Current network

See all public Dancer processes that are currently on-line. If you add your own process, it will appear on the map within minutes.

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On-line tutorial

With the on-line tutorial, installing and running Dancer on your own computer becomes very easy. Try processing your own RINEX data.

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The GPS Dancer solution for the global normal equation system requires the computation of two vector averages over the entire network of N receivers. This is done by means of the square dance algorithm, which also gave the GPS Dancer system its name. The key property of this algorithm is that the involved data traffic (per Dancer process) increases only as a logarithmic function of the global network size, so that Dancer can handle very large receiver networks.

From the very beginning, it was clear that Dancer should become a pure peer-to-peer system, without dependencies on central elements such as data centres or analysis centres. The reasons for this design choice are merely political: if Dancer would need a central server in some country or another, there would always be another country or some that would object against their national reference frame being dependent on this foreign computer, outside the political control of the nation itself. Similar political logic is in fact one of the strongest arguments behind organisations like IGS and IAG.

Pure peer-to-peer networks have some peculiar difficulties to solve. For instance, how can a new Dancer process connect to the existing global network of peer processes, without first contacting some central server? How does the network deal with processes that go off-line? How can peers connect to specific other peers in the network? How can they know what other computers exist in the network? Etc., etc. Fortunately, Dancer is not the only peer-to-peer process in the world, and most of these networks are faced with similar problems. To make life easier on the developers, SUN Microsystems started the development of a set of XML-based protocols for peer-to-peer network formation and data exchanges, known as JXTA. GPS Dancer makes use of these same JXTA protocols, and the JAVA implementation of the protocols that is freely available from SUN, and from this site.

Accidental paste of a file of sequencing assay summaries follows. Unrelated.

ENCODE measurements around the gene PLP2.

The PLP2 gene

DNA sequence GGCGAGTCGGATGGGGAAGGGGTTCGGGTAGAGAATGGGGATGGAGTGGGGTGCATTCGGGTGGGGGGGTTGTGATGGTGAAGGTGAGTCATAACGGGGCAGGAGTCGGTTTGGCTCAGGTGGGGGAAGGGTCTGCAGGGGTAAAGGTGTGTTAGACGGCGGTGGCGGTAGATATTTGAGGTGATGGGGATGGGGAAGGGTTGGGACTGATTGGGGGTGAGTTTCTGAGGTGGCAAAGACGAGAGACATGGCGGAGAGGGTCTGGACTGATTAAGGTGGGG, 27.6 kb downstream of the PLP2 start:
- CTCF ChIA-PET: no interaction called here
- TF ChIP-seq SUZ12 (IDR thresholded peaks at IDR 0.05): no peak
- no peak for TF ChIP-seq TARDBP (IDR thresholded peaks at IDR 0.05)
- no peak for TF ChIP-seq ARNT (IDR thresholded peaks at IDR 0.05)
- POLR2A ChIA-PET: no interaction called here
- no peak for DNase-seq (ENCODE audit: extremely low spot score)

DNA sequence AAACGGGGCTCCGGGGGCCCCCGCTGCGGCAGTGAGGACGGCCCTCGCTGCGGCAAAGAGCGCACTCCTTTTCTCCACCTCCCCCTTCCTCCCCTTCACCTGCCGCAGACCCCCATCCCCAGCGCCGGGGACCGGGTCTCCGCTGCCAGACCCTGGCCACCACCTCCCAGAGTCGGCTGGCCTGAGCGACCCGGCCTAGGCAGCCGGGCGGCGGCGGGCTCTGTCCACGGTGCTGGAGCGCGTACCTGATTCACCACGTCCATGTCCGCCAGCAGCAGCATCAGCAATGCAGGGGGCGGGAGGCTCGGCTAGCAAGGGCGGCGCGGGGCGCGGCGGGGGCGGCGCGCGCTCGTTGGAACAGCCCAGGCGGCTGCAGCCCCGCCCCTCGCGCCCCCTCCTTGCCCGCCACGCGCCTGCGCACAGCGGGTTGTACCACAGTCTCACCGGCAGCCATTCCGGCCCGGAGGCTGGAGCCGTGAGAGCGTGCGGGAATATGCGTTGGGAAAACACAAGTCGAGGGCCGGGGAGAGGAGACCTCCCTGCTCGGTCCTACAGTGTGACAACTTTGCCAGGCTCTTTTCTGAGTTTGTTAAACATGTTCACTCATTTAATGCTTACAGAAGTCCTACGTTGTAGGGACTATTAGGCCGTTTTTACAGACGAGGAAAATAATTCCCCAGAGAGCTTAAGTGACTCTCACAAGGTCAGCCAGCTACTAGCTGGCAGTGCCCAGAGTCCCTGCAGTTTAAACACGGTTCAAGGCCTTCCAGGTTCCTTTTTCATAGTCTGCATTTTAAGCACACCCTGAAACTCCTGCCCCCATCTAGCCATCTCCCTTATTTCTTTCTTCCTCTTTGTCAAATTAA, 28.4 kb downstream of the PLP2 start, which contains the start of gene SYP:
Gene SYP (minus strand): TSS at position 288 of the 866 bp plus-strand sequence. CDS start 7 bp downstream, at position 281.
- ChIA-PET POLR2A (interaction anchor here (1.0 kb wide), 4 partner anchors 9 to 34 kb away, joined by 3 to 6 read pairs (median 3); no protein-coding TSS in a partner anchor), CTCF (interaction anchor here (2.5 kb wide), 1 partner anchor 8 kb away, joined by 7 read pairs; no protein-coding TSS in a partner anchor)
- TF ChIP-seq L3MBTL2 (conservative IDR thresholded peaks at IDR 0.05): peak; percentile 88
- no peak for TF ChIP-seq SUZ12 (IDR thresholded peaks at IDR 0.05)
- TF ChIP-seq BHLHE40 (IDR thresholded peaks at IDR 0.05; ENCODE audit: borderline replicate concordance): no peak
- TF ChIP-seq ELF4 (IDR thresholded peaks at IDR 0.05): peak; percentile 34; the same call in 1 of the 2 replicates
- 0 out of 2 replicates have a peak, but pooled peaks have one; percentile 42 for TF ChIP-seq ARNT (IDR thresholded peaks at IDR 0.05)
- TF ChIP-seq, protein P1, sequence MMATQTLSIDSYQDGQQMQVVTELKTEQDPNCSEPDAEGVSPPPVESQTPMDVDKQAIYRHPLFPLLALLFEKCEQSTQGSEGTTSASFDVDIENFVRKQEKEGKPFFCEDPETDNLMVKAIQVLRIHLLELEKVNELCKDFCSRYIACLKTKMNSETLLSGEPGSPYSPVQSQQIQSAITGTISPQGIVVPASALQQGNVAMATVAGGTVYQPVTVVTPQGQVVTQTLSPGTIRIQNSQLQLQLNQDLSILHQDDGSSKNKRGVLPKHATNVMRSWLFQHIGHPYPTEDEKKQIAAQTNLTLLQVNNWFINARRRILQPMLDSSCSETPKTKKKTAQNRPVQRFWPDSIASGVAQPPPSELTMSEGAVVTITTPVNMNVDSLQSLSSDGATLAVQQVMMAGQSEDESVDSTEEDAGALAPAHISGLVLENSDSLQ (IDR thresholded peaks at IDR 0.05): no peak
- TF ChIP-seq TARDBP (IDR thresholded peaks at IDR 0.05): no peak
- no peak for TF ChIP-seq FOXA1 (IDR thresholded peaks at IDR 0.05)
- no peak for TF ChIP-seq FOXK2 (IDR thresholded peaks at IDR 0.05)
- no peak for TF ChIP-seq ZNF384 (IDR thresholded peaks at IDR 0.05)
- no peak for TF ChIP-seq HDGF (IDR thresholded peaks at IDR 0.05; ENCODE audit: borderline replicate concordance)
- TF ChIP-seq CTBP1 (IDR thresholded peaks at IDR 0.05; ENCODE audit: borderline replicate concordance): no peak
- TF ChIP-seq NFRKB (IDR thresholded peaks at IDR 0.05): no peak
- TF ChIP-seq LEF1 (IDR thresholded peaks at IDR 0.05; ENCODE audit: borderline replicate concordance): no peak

Although JXTA helps with various low-level network housekeeping issues, there are other problems that are unique to the particular P2P application that is being implemented. For instance, each GPS Dancer needs to know exactly which other peers exist in the network, in order to establish the correct connections to other peers in support of the square dance exchange. The way in which the Dancer network is formed and maintained is explained here.

One of the most difficult problems to solve during the development of the GPS Dancer system, was the way in which the system handles a situation in which a peer process goes off-line without any warning. This happens for instance if there is a local power outage at the location where the Dancer peer is running, or simply when a network cable is pulled. The initial approach to deal with this problem was based on so called buddy triangles, where each individual process exchanges regular heartbeat signals (ping signals) with two other processes in the network, building triangles of computers that monitor each other's state. As soon as a process goes off-line, its pings will stop. After some time-out delay its two buddies will cross-check with each other that the third peer has stopped signalling, and will initiate actions to repair the network.